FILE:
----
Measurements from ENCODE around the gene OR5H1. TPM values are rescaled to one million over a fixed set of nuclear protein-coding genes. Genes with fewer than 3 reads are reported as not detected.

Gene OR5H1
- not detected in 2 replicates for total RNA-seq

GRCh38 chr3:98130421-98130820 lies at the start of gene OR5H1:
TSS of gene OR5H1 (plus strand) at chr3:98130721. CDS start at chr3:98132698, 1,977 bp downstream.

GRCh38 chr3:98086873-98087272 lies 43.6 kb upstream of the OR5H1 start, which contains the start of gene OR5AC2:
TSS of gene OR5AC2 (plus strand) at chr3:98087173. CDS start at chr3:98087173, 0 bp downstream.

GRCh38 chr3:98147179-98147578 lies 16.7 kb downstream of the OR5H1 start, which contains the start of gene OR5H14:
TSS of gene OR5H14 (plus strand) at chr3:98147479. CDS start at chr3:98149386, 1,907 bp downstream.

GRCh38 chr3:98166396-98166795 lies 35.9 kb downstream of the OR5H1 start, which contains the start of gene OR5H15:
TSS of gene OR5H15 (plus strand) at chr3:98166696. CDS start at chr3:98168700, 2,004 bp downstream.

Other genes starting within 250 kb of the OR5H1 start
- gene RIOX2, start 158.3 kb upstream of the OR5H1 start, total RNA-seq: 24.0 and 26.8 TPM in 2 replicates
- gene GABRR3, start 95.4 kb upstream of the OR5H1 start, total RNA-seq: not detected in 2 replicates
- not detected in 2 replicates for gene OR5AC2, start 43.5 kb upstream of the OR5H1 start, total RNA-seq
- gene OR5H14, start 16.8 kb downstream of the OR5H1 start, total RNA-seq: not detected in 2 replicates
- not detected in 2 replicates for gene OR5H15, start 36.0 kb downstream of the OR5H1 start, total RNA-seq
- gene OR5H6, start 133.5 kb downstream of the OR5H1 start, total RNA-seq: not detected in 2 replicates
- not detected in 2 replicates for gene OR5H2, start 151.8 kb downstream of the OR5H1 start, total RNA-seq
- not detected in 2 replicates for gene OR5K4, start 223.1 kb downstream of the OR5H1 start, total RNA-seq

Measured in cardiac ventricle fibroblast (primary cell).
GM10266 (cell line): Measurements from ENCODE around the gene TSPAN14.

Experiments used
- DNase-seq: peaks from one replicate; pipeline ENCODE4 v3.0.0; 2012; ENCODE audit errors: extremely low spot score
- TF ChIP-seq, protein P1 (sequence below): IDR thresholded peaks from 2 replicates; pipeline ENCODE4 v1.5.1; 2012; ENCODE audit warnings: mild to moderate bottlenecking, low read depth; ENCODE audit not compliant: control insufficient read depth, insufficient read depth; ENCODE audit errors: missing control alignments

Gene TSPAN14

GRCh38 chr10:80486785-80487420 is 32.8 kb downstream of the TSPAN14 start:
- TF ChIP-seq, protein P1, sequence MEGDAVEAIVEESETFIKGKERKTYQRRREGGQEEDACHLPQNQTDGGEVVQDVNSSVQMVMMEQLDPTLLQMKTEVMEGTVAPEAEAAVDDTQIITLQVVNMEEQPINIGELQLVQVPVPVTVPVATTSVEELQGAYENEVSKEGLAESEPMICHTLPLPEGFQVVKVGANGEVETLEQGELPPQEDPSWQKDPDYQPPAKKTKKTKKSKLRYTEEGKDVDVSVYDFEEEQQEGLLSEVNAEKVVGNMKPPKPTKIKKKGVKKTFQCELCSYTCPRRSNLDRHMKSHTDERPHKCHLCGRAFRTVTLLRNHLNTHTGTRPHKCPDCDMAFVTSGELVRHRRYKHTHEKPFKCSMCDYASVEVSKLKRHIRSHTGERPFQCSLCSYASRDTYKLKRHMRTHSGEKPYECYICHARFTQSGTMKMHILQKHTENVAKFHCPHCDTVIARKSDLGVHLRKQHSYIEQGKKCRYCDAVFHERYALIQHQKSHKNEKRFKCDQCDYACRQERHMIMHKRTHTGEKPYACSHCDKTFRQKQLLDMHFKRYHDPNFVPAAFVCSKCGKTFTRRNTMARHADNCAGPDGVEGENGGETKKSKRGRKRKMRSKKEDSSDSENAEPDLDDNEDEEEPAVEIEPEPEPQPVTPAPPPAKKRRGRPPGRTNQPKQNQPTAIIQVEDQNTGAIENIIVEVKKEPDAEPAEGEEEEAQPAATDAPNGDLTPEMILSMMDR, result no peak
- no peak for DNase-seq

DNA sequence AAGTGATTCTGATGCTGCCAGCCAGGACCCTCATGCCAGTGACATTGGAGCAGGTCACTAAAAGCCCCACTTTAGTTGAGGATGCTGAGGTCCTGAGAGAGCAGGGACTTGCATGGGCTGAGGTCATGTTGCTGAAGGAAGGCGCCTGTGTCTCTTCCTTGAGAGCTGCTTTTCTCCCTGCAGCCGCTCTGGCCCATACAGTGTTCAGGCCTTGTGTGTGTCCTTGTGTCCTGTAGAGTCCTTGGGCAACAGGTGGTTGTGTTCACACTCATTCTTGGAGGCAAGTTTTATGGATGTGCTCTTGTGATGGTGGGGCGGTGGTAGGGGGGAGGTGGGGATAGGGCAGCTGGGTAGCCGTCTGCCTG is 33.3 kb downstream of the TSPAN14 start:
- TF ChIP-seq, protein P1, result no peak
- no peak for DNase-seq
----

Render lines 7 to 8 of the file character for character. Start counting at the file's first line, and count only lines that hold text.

TSS of gene OR5AC2 (plus strand) at chr3:98087173. CDS start at chr3:98087173, 0 bp downstream.

GRCh38 chr3:98147179-98147578 lies 16.7 kb downstream of the OR5H1 start, which contains the start of gene OR5H14: